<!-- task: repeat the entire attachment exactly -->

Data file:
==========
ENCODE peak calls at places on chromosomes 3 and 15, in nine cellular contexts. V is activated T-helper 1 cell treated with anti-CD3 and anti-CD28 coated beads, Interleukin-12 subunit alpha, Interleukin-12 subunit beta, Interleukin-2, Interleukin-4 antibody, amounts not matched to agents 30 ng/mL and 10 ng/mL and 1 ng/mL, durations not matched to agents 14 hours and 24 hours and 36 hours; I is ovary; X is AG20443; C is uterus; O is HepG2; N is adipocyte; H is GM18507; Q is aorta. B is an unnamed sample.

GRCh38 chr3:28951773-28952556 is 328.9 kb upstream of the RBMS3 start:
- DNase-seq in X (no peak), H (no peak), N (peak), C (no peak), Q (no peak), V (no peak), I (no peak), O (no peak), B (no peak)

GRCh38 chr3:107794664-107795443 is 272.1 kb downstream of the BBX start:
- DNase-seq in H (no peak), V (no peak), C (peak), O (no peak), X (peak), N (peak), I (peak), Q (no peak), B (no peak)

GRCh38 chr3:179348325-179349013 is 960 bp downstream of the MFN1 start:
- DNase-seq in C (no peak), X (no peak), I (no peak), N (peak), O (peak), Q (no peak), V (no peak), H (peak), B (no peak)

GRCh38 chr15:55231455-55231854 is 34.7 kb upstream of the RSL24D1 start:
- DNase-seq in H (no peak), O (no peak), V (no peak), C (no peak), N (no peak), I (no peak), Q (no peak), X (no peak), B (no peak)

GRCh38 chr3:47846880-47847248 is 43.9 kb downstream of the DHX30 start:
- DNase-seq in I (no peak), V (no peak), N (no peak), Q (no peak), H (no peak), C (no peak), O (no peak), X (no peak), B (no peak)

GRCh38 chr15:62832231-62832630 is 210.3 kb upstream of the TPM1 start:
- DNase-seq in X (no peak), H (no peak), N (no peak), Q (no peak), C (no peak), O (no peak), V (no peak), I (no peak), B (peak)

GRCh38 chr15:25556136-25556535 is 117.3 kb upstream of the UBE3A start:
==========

ENCODE peak calls at places on chromosomes 3 and 15, in nine cellular contexts. V is activated T-helper 1 cell treated with anti-CD3 and anti-CD28 coated beads, Interleukin-12 subunit alpha, Interleukin-12 subunit beta, Interleukin-2, Interleukin-4 antibody, amounts not matched to agents 30 ng/mL and 10 ng/mL and 1 ng/mL, durations not matched to agents 14 hours and 24 hours and 36 hours; I is ovary; X is AG20443; C is uterus; O is HepG2; N is adipocyte; H is GM18507; Q is aorta. B is an unnamed sample.

GRCh38 chr3:28951773-28952556 is 328.9 kb upstream of the RBMS3 start:
- DNase-seq in X (no peak), H (no peak), N (peak), C (no peak), Q (no peak), V (no peak), I (no peak), O (no peak), B (no peak)

GRCh38 chr3:107794664-107795443 is 272.1 kb downstream of the BBX start:
- DNase-seq in H (no peak), V (no peak), C (peak), O (no peak), X (peak), N (peak), I (peak), Q (no peak), B (no peak)

GRCh38 chr3:179348325-179349013 is 960 bp downstream of the MFN1 start:
- DNase-seq in C (no peak), X (no peak), I (no peak), N (peak), O (peak), Q (no peak), V (no peak), H (peak), B (no peak)

GRCh38 chr15:55231455-55231854 is 34.7 kb upstream of the RSL24D1 start:
- DNase-seq in H (no peak), O (no peak), V (no peak), C (no peak), N (no peak), I (no peak), Q (no peak), X (no peak), B (no peak)

GRCh38 chr3:47846880-47847248 is 43.9 kb downstream of the DHX30 start:
- DNase-seq in I (no peak), V (no peak), N (no peak), Q (no peak), H (no peak), C (no peak), O (no peak), X (no peak), B (no peak)

GRCh38 chr15:62832231-62832630 is 210.3 kb upstream of the TPM1 start:
- DNase-seq in X (no peak), H (no peak), N (no peak), Q (no peak), C (no peak), O (no peak), V (no peak), I (no peak), B (peak)

GRCh38 chr15:25556136-25556535 is 117.3 kb upstream of the UBE3A start: